I'll end with another simplistic and outrageous quotation from Steyn that addresses a potential unintended consequence of universal healthcare--the loss of liberty.

    "If the government is obligated to cure you of illness, it has an interest in preventing you getting ill in the first place – by regulating what you eat, how you live, the choices you make from the moment you get up in the morning."

    Are we willing to trade liberty for security? Where do we balance the two?

  7. I would suggest you look at
    It is the Human Develop Index - since 1999 Norway has been in the top 2 of this list and the US continues to drop each year - in fact this is the first year that we have seen Japan above the US. It measures more than just life span - the website gives details of all the factors.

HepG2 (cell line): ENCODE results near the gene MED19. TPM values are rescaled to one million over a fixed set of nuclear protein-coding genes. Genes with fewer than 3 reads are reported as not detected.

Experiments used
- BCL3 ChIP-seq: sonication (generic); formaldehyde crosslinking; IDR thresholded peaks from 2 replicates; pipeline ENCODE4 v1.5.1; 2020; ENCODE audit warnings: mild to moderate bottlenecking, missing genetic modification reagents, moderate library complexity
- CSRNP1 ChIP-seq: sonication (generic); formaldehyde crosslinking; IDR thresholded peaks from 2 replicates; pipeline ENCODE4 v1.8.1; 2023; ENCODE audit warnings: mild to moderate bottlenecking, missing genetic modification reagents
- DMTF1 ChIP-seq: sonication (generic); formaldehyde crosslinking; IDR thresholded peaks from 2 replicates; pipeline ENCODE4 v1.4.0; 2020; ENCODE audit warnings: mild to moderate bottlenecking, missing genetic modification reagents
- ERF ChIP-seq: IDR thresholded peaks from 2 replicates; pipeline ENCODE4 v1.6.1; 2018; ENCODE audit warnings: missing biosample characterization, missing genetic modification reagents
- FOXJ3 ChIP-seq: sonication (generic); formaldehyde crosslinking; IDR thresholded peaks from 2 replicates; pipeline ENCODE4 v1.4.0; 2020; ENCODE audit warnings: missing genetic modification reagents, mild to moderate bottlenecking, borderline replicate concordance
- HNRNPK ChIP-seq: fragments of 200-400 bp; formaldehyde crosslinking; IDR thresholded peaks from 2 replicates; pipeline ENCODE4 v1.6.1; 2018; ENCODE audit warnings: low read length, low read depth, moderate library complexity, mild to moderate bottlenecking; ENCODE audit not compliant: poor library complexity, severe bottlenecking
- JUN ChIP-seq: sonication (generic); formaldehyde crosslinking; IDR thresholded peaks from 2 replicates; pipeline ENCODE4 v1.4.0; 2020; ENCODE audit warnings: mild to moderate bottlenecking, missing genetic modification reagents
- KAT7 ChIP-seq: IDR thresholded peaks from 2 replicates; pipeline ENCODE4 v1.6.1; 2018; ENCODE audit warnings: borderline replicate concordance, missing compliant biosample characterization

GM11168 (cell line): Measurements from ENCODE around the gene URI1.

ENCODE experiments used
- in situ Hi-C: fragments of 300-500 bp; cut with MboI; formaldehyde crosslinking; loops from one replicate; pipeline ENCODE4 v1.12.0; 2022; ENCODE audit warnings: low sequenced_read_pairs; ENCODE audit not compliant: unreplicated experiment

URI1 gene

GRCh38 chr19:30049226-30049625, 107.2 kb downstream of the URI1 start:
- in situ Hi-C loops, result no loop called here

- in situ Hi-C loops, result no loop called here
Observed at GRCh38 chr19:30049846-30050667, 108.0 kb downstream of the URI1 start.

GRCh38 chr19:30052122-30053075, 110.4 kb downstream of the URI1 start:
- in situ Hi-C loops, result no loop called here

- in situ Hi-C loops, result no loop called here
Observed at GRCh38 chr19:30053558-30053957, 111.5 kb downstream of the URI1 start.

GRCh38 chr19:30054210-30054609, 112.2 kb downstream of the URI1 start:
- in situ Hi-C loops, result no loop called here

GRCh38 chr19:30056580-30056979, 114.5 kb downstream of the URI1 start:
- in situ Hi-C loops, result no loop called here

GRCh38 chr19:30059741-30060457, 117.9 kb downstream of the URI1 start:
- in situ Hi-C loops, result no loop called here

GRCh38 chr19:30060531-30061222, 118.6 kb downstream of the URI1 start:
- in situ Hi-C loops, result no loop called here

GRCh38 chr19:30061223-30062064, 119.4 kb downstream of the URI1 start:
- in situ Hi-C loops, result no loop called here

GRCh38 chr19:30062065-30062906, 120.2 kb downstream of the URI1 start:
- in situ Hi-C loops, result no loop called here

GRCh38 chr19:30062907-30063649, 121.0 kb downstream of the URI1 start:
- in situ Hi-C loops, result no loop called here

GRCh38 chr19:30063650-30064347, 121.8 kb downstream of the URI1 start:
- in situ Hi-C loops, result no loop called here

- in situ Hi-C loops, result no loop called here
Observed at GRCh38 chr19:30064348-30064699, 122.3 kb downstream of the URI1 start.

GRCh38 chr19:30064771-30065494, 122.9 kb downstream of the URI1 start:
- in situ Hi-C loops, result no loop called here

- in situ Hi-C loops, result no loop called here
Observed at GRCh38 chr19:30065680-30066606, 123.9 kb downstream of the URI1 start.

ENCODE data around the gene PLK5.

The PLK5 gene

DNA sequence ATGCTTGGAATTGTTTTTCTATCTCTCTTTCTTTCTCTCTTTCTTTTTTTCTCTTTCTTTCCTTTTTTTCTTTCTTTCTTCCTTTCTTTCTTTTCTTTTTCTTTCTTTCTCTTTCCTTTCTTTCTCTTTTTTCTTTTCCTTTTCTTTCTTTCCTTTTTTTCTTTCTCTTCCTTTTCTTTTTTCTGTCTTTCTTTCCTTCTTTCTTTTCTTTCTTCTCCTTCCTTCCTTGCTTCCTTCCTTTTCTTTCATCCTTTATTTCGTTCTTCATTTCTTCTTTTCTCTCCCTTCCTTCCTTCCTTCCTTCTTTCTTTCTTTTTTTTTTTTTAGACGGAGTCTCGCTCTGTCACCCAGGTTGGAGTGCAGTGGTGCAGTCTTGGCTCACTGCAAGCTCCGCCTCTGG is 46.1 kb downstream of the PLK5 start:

I bring up Norway since I know people that live there. As a citizen the government pays for all health care - most citizens pay about 20-30% in taxes (factor in what you pay for health care, education and this is generally less than what you pay in the US), Also, in Norway you pay significantly less in taxes if you are married and have children. This is a country that I feel we should use as a role model.
    - look at the website, most countries ranked higher than the US have government health care.

    I am in a similar situation to Brandon - my insurance keeps rising and my payrate does not.

    I would trade my choice to eat McDonalds for the ability to get my children the health care they need. However, I don't think that if we have a government insurance plan that all the sudden we would be living in a dictatorship.